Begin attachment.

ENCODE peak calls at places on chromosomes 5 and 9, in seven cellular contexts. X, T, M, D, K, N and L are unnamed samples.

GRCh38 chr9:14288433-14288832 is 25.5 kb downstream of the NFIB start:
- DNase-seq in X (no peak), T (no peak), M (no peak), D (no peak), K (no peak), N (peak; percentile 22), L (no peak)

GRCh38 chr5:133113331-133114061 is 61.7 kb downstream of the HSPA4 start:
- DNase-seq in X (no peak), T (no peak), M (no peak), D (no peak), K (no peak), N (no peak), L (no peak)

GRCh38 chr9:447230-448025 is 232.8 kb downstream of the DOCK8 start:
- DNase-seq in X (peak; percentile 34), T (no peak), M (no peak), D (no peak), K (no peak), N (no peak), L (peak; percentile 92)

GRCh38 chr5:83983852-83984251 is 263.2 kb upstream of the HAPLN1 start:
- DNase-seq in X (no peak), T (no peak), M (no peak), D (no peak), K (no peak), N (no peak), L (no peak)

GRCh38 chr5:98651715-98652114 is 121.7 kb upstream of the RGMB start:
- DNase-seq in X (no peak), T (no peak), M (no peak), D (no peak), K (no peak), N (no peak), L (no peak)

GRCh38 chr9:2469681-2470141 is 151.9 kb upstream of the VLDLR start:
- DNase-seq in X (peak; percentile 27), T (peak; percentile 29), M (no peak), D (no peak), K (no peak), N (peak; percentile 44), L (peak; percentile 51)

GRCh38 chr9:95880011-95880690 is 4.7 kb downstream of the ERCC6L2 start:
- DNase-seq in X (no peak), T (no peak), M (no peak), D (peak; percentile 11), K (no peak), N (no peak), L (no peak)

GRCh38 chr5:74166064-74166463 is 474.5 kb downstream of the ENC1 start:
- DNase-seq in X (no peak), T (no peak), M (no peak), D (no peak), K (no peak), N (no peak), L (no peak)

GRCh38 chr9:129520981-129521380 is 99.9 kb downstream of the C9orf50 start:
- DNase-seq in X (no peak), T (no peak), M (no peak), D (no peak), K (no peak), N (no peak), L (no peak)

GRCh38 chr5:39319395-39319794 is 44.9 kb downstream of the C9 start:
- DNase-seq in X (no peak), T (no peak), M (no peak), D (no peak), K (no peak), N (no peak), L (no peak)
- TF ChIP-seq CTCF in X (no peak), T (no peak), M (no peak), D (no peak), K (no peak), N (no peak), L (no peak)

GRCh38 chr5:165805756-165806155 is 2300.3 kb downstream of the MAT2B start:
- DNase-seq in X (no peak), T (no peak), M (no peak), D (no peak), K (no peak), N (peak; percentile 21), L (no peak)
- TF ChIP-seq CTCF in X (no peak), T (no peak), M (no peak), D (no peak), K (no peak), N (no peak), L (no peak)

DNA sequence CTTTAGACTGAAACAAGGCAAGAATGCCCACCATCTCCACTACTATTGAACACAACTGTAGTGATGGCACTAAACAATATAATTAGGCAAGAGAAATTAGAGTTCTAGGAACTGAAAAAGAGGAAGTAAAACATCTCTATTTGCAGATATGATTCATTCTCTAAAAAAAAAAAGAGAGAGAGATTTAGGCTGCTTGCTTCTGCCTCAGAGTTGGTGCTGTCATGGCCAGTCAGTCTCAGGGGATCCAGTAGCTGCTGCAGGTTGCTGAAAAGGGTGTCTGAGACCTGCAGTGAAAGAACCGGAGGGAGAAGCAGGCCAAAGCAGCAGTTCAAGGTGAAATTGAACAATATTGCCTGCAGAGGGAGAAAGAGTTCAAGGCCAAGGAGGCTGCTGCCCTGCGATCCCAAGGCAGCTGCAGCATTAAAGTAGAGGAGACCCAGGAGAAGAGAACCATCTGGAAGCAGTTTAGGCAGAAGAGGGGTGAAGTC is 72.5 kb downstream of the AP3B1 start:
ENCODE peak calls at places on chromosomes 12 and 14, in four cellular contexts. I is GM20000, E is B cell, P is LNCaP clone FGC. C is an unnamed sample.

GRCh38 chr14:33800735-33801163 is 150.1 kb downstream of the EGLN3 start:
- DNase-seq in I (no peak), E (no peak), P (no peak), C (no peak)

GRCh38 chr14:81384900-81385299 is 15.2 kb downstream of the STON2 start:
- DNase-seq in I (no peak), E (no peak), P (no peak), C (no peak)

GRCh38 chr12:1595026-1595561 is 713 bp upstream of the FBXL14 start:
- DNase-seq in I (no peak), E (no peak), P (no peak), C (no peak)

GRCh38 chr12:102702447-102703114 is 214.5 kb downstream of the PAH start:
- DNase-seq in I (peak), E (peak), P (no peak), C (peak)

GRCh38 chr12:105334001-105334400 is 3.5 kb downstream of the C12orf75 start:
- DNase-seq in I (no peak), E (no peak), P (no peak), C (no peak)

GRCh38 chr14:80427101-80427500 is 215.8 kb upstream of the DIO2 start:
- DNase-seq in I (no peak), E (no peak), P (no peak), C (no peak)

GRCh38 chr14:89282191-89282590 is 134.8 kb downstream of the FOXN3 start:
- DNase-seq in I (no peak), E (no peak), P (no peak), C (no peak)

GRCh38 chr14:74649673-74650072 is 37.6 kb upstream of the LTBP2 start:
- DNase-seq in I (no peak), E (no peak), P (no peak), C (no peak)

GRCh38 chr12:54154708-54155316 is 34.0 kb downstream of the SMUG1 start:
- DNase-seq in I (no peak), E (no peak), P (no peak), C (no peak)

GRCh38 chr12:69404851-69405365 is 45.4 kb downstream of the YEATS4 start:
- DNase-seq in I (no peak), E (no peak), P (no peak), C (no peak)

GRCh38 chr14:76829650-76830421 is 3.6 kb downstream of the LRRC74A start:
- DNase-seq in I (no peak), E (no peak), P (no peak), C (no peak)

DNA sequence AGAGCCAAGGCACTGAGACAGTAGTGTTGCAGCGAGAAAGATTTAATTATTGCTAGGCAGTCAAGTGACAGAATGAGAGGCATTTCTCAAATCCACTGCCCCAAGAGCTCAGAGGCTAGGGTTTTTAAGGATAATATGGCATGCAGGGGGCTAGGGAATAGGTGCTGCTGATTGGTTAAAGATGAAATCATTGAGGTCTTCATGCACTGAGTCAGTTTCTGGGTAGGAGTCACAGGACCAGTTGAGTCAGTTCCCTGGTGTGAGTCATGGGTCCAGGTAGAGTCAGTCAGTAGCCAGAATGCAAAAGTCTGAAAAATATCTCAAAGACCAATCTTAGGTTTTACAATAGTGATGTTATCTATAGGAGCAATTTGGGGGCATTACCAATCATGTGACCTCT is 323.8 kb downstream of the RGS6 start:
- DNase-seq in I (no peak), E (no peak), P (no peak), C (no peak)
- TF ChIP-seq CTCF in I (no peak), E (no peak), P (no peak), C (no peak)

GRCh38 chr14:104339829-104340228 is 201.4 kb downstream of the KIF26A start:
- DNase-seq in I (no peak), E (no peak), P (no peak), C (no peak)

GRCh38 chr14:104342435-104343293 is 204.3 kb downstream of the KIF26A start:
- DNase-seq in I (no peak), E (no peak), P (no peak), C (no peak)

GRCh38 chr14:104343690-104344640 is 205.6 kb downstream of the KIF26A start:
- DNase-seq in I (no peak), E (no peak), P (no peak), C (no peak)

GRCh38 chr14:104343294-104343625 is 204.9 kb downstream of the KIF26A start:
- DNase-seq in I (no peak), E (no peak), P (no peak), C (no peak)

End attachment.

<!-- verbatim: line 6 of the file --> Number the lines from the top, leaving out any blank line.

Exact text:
GRCh38 chr9:447230-448025 is 232.8 kb downstream of the DOCK8 start: